How are the populations of Lake
Champlain's sport fish changing?


Greater numbers of larger and healthier sport fish have been caught in recent years on Lake Champlain, compared to the 1980s and ’90s, and there has been a reduction in the frequency of sea lamprey wounds. Atlantic salmon runs in Lake Champlain tributaries continue to increase each year. Weigh-ins at bass tournaments for several years have demonstrated a strong and healthy bass fishery in the Lake.

young angler on Lake Champlain dock

Anglers of all ages are enjoying a thriving sport fishery on Lake Champlain. Photo: LCBP

Lake Champlain is home to over 80 species of fish and is known particularly for its salmonid, bass, and walleye fisheries. Fishing tournaments on Lake Champlain have increased in number and popularity, ranging from local fishing club tournaments and derbies to professional fishing competitions. Anglers visiting Lake Champlain come from all over the country to participate in these competitions and to enjoy fishing on the Lake. Although solid ice coverage across the Lake is now less frequent than in previous decades, winter weather always brings ice to the bays and near-shore areas that are more protected from the wind, providing good ice fishing.

Non-native fish species in Lake Champlain have increased in number over the last decade, and include alewife, tench, white perch and rudd, as well as some of the more popular introduced species such as rainbow and brown trout. Some of these species (alewife in particular) are problematic, outcompeting native forage fish that have traditionally comprised the diet of fishes higher up the food chain, including our most popular sport fishes. As trout and salmon start to rely more on alewife as a food source, they ingest greater quantities of the enzyme thiaminase, which has been shown in other lakes to cause a thiamine deficiency in eggs and fry, known as Early Mortality Syndrome. Since the arrival of alewife in Lake Champlain, salmonid eggs from the Lake that are used for rearing hatchery fish are checked annually for possible thiamine deficiency and are treated with a thiamine supplement.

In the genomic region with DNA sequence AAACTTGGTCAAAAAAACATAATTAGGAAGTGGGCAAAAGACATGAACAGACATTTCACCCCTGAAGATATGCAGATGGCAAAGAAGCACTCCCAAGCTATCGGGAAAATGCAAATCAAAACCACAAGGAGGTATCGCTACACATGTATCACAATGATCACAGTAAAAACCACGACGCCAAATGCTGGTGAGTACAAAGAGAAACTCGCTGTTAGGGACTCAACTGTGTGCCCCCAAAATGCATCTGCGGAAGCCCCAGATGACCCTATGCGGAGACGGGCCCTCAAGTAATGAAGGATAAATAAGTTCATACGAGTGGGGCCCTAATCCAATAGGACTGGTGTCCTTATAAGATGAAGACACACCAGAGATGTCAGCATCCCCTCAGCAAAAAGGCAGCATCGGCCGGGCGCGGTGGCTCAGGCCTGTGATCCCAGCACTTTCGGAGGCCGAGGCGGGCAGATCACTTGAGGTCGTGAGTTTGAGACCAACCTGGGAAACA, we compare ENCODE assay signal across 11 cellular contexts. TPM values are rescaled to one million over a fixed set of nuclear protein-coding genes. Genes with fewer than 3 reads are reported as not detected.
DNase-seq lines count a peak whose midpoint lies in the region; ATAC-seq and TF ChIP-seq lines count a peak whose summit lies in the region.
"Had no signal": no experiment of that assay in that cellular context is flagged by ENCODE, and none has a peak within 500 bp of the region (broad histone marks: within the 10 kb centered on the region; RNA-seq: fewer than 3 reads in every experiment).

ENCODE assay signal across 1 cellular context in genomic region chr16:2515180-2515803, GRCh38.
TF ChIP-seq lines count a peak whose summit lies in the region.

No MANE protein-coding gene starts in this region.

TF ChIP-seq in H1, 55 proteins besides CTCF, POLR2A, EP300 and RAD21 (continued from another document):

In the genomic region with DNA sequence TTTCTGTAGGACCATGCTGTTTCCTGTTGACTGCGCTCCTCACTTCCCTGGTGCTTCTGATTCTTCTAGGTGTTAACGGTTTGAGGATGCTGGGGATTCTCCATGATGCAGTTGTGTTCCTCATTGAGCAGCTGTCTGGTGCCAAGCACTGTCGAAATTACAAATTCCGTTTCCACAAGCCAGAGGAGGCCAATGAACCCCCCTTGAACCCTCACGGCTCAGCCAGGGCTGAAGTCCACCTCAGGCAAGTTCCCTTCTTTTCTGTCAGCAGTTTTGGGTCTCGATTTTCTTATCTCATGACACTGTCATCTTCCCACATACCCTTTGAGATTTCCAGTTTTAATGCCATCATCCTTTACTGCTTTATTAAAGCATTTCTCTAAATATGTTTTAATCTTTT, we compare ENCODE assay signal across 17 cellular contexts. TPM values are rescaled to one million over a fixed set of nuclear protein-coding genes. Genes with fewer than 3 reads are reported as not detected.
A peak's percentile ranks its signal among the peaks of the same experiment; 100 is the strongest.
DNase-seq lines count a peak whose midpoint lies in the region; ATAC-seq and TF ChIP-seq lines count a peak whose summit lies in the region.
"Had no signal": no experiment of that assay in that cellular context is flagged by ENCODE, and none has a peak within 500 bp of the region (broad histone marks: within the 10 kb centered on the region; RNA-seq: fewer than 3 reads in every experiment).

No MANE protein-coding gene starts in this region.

Several species of fish continue to be stocked regularly into Lake Champlain, including lake trout and Atlantic salmon. This fish cultivation and stocking program is especially important because natural lake trout and Atlantic salmon do not currently have enough reproductive success to sustain their Lake Champlain populations. Researchers are investigating causes of poor survival of young salmonids, and are monitoring movement of these species throughout the Lake to better inform restoration efforts.

Cormorants on Lake Champlain
Double-crested cormorants are a colonial native water bird species considered by many to be a nuisance on Lake Champlain. Their population was heavily depleted nationwide in the mid-1900s by DDT and habitat loss, but has bounced back in recent decades as a result of the expansion of the catfish farming industry in the southeastern United States and federal regulations enacted in 1972 to protect migratory species.

Public perception of the cormorant population is that it is too high in Lake Champlain and other regions, despite a lack of scientific research demonstrating significant aquatic ecosystem impacts. Many anglers on Lake Champlain are concerned that cormorants are depleting the yellow perch population, although there have not been any studies documenting these effects. However, the cormorant population on Lake Champlain has caused extensive defoliation on several islands where they breed, which has reduced the nesting habitat for other birds like the common tern, black-crowned night heron, cattle egret, great egret, snowy egret, and great blue heron.

Cormorant populations have been managed by the state fish and wildlife agencies and the US Fish and Wildlife Service for many years, in collaboration with non-government organizations such as The Nature Conservancy and Audubon. Control efforts on Lake Champlain have historically consisted of shooting and hazing adults, and oiling eggs to reduce breeding success. A Lake Champlain colonial nesting bird management plan is being developed to help guide management of cormorants on Lake Champlain.

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